This is a weekly commentary by external experts.
Purdue Pharma LP, the drug company that makes painkiller OxyContin, is this week’s crisis focus, following an L.A. Times investigation that claims the company had evidence its pills were being sold illegally but did nothing to stop it and didn’t inform law enforcement until several years later.
The company sent a statement to the newspaper saying it “at all times complied with the law.” It set up a “fact page” on its website citing its history of cooperation with law enforcement and said the newspaper story “wildly distorts” the company’s role in policing pharmacy supply chains. The company also rejected claims made in a May L.A. Times story about whether OxyContin’s effects lasted for 12 hours, as the company claimed.
The experts evaluate how well it is responding to the allegations made in the newspaper’s reports.
Hugh Braithwaite, chief executive, Braithwaite Communications: “Purdue failed in its response on the diversion issue on two fronts. First, it launched into its defense with no consideration of validating the high-level issue. Any crisis that involves significant harm or loss of life must first acknowledge the issue at hand. This doesn’t require anything close to an apology but does demand some emotional validation of the issue. Purdue’s response misses that crucial point, and loses trust right off the bat.
“The second point of failure is its defensive tone. There is a saying in crisis communications: ‘When you’re defending, you’re losing.’ Purdue defended too soon and too often and, in my opinion, lost. Peppering its response with self-promotion only made things worse. A point-for-point defense rarely vindicates and more often reinforces the points at issue. Its approach was tailor-made for winning in court–as evidenced by its author, the general counsel, who’s paid to defend. Legal-speak rarely works in media.
“In crisis, the public wants to know two things: that you care about the issue and that you are doing your best. Purdue seemed to miss the point of an effective response–maintain or restore public trust.
[That said], Purdue’s response to the 12-hour issue works on a number of levels. In its letter to the editor, and ‘Get the Facts’ section on its website, the company battles perception with one of the strongest weapons in crisis response: clinical and regulatory data. By citing the data at a high level, the letter is effective in casting significant doubt on the newspaper’s process and potential bias. And, unlike its response to the diversion issue, the letter to the editor is authored by the company’s chief medical officer, a credible and more appropriate source than the general counsel. Purdue gets another point with its high-level acknowledgement of the issue.”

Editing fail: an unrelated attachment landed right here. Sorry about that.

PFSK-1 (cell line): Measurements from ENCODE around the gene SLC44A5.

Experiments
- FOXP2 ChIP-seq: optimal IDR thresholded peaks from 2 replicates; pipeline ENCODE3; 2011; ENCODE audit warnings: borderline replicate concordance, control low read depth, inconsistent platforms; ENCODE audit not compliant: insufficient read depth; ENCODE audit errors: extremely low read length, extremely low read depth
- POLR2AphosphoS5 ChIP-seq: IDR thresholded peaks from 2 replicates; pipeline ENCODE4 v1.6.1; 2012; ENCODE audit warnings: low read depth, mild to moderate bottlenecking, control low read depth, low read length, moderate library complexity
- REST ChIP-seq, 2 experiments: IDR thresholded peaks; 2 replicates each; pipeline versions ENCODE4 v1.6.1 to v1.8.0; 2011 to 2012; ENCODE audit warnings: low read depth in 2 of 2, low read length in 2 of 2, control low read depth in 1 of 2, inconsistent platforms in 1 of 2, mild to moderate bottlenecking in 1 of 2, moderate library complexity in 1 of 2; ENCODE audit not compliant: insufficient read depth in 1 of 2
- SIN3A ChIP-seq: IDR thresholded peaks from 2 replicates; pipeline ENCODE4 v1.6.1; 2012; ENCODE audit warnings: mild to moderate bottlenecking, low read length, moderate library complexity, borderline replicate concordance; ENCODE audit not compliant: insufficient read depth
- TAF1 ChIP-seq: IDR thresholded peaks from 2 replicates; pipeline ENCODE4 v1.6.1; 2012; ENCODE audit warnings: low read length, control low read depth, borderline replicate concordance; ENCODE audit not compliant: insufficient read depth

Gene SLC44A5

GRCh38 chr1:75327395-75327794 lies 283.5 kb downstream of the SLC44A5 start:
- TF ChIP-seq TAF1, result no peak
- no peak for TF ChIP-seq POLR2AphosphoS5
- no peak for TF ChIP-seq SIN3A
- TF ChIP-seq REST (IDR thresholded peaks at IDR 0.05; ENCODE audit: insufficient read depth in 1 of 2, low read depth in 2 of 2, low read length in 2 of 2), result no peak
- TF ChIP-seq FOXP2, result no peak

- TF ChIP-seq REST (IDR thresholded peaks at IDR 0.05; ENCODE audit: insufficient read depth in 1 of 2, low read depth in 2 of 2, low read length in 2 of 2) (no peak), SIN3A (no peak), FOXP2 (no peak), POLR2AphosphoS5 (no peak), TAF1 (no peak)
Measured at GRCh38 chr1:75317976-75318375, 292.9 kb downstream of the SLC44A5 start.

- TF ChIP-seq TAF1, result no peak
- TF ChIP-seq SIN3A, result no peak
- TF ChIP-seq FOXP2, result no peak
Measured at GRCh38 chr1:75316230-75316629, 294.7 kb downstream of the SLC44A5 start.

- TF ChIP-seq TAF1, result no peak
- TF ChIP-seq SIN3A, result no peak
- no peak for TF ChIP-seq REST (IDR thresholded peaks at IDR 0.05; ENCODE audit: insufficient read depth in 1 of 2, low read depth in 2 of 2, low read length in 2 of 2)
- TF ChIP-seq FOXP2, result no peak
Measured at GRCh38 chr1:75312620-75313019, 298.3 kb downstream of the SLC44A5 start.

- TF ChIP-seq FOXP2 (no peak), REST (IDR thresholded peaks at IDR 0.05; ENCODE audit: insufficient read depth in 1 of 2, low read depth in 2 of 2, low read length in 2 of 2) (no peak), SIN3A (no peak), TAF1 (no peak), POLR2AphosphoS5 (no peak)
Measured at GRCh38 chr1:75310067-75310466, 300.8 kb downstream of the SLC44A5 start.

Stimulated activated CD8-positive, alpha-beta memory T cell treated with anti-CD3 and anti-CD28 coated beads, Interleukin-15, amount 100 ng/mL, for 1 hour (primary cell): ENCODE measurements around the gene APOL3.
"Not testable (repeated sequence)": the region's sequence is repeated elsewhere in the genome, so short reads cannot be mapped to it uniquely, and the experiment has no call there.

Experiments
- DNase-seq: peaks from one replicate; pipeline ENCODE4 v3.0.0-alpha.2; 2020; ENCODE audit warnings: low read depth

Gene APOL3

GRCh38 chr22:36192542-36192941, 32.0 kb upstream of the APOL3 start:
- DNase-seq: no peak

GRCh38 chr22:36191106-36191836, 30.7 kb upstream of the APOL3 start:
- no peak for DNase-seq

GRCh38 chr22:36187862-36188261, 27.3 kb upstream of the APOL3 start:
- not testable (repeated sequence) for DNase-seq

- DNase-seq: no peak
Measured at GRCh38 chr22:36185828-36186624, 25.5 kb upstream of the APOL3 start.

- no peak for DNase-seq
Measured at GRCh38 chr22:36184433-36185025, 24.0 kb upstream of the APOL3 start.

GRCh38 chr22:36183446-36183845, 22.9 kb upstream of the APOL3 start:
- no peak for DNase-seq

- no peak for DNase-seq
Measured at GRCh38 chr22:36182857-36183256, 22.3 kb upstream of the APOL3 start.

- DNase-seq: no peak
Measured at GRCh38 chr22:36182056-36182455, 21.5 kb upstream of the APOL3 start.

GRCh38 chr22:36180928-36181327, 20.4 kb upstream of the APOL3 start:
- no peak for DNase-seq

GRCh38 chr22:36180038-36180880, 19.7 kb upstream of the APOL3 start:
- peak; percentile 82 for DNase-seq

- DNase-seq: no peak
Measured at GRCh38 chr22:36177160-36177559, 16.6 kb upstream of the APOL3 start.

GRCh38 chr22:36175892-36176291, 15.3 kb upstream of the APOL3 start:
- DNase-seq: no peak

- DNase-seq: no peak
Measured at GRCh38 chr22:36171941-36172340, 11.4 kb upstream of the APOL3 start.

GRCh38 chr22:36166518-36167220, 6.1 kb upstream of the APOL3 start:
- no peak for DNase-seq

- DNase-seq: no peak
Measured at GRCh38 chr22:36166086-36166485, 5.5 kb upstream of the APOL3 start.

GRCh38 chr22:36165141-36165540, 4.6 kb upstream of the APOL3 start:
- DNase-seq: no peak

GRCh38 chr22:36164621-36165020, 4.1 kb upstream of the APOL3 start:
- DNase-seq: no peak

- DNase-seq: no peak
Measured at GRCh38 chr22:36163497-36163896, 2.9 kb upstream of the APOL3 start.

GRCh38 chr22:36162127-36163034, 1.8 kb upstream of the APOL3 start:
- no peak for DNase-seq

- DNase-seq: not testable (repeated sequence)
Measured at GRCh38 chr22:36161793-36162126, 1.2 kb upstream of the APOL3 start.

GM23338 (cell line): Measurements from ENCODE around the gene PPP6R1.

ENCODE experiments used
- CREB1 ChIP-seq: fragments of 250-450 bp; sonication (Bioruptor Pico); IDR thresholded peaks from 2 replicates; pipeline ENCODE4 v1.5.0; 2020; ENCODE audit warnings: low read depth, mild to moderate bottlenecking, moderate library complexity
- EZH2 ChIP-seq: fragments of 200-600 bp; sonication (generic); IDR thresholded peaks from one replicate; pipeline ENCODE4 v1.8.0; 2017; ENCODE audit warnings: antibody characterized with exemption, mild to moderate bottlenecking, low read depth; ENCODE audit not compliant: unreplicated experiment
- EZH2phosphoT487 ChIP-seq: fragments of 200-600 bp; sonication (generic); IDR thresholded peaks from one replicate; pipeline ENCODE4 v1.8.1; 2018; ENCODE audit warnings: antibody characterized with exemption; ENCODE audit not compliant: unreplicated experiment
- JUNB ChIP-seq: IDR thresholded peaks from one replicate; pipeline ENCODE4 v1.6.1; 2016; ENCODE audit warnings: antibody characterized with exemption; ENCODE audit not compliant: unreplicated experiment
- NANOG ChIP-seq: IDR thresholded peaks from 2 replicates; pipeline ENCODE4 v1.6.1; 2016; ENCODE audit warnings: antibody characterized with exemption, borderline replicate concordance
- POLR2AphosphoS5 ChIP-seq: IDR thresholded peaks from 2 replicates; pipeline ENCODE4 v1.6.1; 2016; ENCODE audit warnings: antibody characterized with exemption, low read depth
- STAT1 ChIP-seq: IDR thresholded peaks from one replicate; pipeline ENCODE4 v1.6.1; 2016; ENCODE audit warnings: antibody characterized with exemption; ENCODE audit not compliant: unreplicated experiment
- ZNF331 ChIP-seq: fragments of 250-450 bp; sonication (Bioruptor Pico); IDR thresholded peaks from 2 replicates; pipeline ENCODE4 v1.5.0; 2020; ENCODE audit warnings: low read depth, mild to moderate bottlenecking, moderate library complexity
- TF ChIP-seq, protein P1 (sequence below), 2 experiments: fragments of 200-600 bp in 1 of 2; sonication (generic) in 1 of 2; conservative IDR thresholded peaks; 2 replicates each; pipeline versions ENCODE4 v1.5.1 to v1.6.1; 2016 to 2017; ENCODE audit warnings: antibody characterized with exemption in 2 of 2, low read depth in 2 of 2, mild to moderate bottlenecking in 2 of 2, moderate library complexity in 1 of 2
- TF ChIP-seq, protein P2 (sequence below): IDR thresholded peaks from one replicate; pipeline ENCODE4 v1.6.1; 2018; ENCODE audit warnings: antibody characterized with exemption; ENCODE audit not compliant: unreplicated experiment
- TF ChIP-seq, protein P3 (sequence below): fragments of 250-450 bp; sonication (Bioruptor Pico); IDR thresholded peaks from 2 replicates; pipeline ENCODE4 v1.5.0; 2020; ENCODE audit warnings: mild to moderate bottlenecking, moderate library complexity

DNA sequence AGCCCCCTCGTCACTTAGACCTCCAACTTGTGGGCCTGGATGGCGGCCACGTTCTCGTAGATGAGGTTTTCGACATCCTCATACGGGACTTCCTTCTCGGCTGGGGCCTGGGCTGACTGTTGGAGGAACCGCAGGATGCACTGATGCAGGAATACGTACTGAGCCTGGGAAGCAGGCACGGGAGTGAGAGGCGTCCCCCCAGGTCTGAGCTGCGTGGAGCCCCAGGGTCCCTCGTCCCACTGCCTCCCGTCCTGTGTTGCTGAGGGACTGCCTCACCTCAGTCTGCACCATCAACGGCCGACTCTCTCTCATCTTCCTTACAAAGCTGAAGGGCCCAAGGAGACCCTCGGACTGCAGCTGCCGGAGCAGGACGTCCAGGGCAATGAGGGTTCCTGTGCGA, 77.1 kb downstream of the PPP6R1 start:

Shannon Wilkinson, chief executive, Reputation Communications: “Purdue Pharma’s OxyContin crisis is the direct result of investigative journalism by The Los Angeles Times, which has won 44 Pulitzer Prizes for its reporting. That point is relevant because Purdue Pharma’s response to this crisis has been to slam the messenger in the series of rebuttals it has posted on its website.
“The company did the right thing by posting a series of clearly laid out responses to the L.A. Times’ statements on its website. But the defensive tone of much of that content is counterproductive. Another mistake Purdue has made is not giving Chief Executive Mark Timney a leadership role in this crisis. None of Purdue’s public responses to this crisis are attributed to Mr. Timney. There is no video of him on the site. He is as absent as the founders and private owners of Purdue, who are not even identified on the company’s website.
“Purdue Pharma can only exacerbate the crisis with its current approach. At a time when its integrity is being questioned, the company cannot effectively attack the credibility of an institution like the L.A. Times. And that appears to be its main tactic.”
Vincent Schiavone, chief executive, AKUDA Labs & UDA: “Risk and compliance in the pharma space is a complex environment of regulatory oversight, public concern, medical community debate and activist/advocate pressures. Abuse, misuse, and diversion of powerful medicines by patients, doctors and people in distribution channel is a major problem for all involved, including the manufacturers.
“Purdue Pharma responded very well on all levels to the attack piece on its product, policies and practices. The response strategy and execution was appropriate and tailored to the regulatory, legal and public audience it must address. There were three main elements of its response that stand out. Before the story, Purdue met with the L.A. Times in a controlled and off-the-record information session where it provided information, third-party documentation (Food and Drug Administration letters and medical studies) and official statements. This provided information in a controlled manner without exposing executives to open debate.
Second, Purdue controlled the response in writing to the newspaper and publically published the responses on its website as appropriate in a highly regulated and litigious industry. It effectively presented its data and corrected information in the story it felt was inaccurate. Third, it presented extensive third-party evidence. Purdue linked to FDA public documents and several external studies that supported its position. Purdue effectively supported the fact the usage, dosage and label warnings are strictly controlled by the FDA, which independently reviews all medical studies.”
By Ben DiPietro - The Wall Street Journal/July 25, 2016
Photo: Tony Talbot, AP